The Malbork Voivodeship (Polish: Województwo malborskie), after Partitions of Poland also referred to as the Malbork Land (Polish: Ziemia malborska), was a unit of administrative division and local government in the Kingdom of Poland from 1454/1466 until the Partitions of Poland in 1772–1795. Its capital was at Malbork.

Malbork Voivodeship
Województwo malborskie
Palatinatus Marienburgensis
Voivodeship of Poland¹
Part of Royal Prussia and Greater Poland provinces
Coat of arms of Malbork
Coat of arms

Malbork Voivodeship of the
Polish–Lithuanian Commonwealth
 • Coordinates54°02′21″N 19°01′39″E / 54.039205°N 19.027598°E / 54.039205; 19.027598
2,096 km2 (809 sq mi)
• Prussian uprising
9 October 1466
Political subdivisionsCounties: 4
Preceded by
Succeeded by
State of the Teutonic Order
Elbląg Voivodeship
West Prussia
Today part ofPoland
¹ Voivodeship of the Polish Crown in the
Polish–Lithuanian Commonwealth; Voivodeship of the Kingdom of Poland before 1569.

Together with the Pomeranian and Chełmno Voivodeships and the Prince-Bishopric of Warmia it formed the historical province of Royal Prussia, and with several more voivodeships it formed part of the Greater Poland Province.


Province of Royal Prussia in 1525
  Malbork Voivodeship (Marienburg)

After the Teutonic Knights during the 13th century had conquered the Prussian territories and incorporated them into the Order's State, the castle of Marienburg served as the seat of the Grand Masters. Following the 1410 Battle of Grunwald, the Knights once again could withstand the Polish Siege of Marienburg. In 1440, various cities, towns and nobles from the area co-formed the anti-Teutonic Prussian Confederation.[1] In 1454, the organisation led an uprising against the rule of the Teutonic Knights, and asked King Casimir IV of Poland to include the region within the Kingdom of Poland, to which the King agreed and signed the act of incorporation of the region to Poland in March 1454 in Kraków,[2] which sparked the Thirteen Years' War. The cities of Elbląg, Malbork, Sztum and Tolkmicko were members of the Confederation,[3] whereas Dzierzgoń also sided with Poland in the war.[4] The Teutonic Knights had to withdraw from Malbork to Königsberg and after their final defeat lost the castle and the surrounding territory in the 1466 Second Peace of Thorn.

King Casimir IV Jagiellon of Poland established the Malbork Voivodeship, including the towns of Elbing (Elbląg), Stuhm (Sztum) and Christburg (Kiszpork/Dzierzgoń). Since the 1569 Union of Lublin the Lands of the Polish Crown were part of the larger Polish–Lithuanian Commonwealth. Malbork Castle was occupied twice by troops of the Swedish Empire: during the Thirty Years' War 1626–1629 and again from 1656 to 1660 during the Deluge. In 1772, the voivodeship was annexed by Prussia in the First Partition of Poland and became part of the newly established Province of West Prussia the next year.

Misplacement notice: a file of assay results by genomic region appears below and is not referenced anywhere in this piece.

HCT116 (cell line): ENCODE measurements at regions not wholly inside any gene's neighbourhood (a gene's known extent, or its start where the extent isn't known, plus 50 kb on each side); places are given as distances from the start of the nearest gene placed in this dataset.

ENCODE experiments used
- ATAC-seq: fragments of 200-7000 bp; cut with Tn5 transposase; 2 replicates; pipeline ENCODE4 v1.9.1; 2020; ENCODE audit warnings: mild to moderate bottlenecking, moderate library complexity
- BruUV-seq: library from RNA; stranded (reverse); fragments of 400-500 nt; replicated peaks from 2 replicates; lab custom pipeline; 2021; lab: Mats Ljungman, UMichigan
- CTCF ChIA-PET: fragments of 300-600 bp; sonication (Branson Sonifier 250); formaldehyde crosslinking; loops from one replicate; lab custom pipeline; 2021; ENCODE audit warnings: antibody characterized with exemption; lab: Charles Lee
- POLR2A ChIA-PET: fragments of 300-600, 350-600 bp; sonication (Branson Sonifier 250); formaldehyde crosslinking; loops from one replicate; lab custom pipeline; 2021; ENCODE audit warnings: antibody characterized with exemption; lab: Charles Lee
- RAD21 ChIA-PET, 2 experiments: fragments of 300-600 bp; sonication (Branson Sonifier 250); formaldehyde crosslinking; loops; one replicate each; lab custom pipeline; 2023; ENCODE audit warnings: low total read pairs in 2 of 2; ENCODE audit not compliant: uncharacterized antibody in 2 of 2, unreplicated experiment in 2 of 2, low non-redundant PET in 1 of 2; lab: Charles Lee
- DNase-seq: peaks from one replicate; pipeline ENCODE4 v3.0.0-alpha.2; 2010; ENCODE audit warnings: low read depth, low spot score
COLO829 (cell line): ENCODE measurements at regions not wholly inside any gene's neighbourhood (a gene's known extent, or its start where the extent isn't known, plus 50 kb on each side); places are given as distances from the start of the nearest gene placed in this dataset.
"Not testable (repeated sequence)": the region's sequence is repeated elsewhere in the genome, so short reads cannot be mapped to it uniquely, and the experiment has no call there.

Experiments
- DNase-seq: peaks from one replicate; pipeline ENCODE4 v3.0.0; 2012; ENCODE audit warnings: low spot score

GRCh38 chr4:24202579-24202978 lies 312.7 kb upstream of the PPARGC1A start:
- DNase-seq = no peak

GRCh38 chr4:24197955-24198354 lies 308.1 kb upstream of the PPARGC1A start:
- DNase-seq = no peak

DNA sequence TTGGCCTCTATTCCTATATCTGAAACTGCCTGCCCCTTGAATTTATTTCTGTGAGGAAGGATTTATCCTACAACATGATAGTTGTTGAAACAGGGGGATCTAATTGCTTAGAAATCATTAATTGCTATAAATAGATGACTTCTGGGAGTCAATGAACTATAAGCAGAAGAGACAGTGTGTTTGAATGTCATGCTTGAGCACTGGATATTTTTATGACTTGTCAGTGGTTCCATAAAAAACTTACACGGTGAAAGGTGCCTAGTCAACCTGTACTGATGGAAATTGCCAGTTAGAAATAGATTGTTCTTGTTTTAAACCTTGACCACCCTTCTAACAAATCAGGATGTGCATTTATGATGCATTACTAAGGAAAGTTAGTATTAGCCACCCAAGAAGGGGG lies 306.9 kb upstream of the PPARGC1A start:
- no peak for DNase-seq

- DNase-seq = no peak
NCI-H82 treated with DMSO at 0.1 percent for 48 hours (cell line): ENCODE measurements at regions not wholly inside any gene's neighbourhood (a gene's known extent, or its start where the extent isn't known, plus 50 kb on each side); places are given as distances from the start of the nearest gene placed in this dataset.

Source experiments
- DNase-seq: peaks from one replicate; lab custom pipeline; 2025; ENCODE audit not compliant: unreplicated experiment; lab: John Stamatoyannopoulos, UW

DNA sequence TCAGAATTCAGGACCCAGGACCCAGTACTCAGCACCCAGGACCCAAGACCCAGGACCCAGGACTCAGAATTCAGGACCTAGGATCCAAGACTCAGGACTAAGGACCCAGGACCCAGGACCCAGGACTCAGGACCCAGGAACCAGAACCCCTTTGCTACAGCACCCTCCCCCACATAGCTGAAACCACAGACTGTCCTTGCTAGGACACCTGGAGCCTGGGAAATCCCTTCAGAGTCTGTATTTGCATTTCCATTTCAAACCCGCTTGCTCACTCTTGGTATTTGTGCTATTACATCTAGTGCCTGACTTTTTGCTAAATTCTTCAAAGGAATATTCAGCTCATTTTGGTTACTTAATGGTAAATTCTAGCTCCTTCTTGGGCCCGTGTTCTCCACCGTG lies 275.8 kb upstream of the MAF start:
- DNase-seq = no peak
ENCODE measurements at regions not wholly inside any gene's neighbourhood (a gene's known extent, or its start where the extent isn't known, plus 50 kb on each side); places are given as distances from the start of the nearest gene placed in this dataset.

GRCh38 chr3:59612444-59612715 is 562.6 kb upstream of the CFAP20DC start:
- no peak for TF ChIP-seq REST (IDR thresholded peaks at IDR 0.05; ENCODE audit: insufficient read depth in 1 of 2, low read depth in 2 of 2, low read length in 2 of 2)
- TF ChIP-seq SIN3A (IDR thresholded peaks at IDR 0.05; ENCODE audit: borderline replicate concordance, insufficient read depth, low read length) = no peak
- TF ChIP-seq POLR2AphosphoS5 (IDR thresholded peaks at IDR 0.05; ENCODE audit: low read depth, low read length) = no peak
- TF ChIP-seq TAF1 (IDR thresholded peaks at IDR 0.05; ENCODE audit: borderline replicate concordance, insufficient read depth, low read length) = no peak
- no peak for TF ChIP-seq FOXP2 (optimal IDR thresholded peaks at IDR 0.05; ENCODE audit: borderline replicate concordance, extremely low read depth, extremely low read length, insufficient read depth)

Zygmunt Gloger in his monumental book Historical Geography of the Lands of Old Poland provides this description of Malbork Voivodeship:

"The smallest of three voivodeships of Polish Prussia, it was divided into four counties: Sztum, Kiszpork, Elbląg and Malbork. Local starostas resided at Kiszpork, Sztum, Tolkmicko, and other locations. Sejmiks and courts were not located at Malbork, but at Sztum, which itself was governed by the starosta of Kiszpork. At sejmiks, local nobility elected eight deputies to the Prussian Sejm, e.g. two from each county (...) Malbork Voivodeship’s coat of arms was almost identical as Chełmno Voivodeship's, with differences in color of the eagle. The Prussian Sejm took place alternatively at Malbork and Grudziądz".


Elbląg, the largest city of the voivodeship, in the 18th century
Sztum, royal town and county seat, mid-18th century drawing

The largest city of the voivodeship was Elbląg, which as one of the largest and most influential cities of entire Poland enjoyed voting rights during the Royal free elections.[5] Other cities were Malbork, Sztum, Kiszpork, and Tolkmicko, and all cities in the voivodeship were royal cities of Poland.[6]



Voivodeship Governor (Wojewoda) seat:

Voivodes list:

Regional council (sejmik generalny):

The Voivodeship was divided into four powiats (counties or administrative divisions):


  1. ^ Górski 1949, p. XXXI.
  2. ^ Górski 1949, pp. 59–60.
  3. ^ Górski 1949, pp. XXXI, XXXVII–XXXVIII.
  4. ^ Słownik geograficzny Królestwa Polskiego i innych krajów słowiańskich, Tom II (in Polish). Warszawa. 1881. p. 281.{{cite book}}: CS1 maint: location missing publisher (link)
  5. ^ Polska encyklopedja szlachecka, Tom I (in Polish). Warszawa: Wydawnictwo Instytutu Kultury Historycznej. 1935. p. 42.
  6. ^ Prusy Królewskie w drugiej połowie XVI wieku. Część I. Mapy, plany (in Polish). Warszawa: Instytut Historii Polskiej Akademii Nauk. 2021. p. 1.




  • Górski, Karol (1949). Związek Pruski i poddanie się Prus Polsce: zbiór tekstów źródłowych (in Polish). Poznań: Instytut Zachodni.